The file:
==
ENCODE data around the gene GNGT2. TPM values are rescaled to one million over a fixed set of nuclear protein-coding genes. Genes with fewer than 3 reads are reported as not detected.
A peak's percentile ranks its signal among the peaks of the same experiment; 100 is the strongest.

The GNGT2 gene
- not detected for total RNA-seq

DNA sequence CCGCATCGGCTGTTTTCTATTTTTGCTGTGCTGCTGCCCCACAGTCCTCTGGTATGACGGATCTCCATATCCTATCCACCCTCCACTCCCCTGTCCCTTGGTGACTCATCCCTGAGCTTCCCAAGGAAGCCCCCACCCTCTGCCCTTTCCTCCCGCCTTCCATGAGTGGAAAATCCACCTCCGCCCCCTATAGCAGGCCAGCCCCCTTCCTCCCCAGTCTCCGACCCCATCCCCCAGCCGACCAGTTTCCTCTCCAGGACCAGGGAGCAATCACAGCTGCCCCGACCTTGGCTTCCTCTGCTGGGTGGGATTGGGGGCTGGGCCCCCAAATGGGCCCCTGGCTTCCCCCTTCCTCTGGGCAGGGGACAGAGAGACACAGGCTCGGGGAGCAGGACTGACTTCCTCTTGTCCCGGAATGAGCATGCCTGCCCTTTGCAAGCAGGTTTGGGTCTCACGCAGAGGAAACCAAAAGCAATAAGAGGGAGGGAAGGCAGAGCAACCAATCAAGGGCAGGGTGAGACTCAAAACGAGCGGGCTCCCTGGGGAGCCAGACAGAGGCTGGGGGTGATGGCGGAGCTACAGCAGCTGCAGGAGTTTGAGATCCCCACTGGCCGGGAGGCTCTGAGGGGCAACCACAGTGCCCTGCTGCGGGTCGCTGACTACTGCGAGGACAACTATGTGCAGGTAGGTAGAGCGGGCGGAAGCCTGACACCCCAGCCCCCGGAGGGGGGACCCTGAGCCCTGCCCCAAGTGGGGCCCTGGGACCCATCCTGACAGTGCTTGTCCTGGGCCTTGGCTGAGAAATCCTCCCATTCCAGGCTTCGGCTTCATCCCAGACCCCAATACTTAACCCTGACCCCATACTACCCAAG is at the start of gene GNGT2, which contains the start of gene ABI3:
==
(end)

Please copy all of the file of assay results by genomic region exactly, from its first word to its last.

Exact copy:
ENCODE data around the gene GNGT2. TPM values are rescaled to one million over a fixed set of nuclear protein-coding genes. Genes with fewer than 3 reads are reported as not detected.
A peak's percentile ranks its signal among the peaks of the same experiment; 100 is the strongest.

The GNGT2 gene
- not detected for total RNA-seq

DNA sequence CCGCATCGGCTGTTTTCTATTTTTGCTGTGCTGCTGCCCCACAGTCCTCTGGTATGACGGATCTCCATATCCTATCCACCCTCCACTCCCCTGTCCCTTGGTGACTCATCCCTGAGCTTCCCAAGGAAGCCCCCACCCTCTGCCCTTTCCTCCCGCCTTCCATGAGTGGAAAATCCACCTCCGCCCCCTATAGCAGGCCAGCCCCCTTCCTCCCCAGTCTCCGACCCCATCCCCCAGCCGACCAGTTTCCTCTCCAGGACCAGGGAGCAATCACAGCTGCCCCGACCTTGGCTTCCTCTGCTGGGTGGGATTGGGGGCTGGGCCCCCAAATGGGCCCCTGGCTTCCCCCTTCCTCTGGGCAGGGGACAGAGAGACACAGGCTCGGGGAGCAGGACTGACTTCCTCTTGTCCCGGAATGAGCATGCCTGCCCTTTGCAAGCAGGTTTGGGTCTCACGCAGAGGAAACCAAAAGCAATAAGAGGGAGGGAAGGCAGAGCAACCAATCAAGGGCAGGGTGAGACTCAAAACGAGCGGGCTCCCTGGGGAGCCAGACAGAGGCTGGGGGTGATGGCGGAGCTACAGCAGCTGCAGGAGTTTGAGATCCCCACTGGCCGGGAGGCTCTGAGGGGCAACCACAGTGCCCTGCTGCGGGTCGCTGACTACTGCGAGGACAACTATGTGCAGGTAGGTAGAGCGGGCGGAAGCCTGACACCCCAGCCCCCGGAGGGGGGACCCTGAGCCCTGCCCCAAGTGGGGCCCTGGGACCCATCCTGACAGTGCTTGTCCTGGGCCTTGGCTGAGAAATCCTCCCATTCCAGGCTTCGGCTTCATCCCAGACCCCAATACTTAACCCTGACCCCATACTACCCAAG is at the start of gene GNGT2, which contains the start of gene ABI3: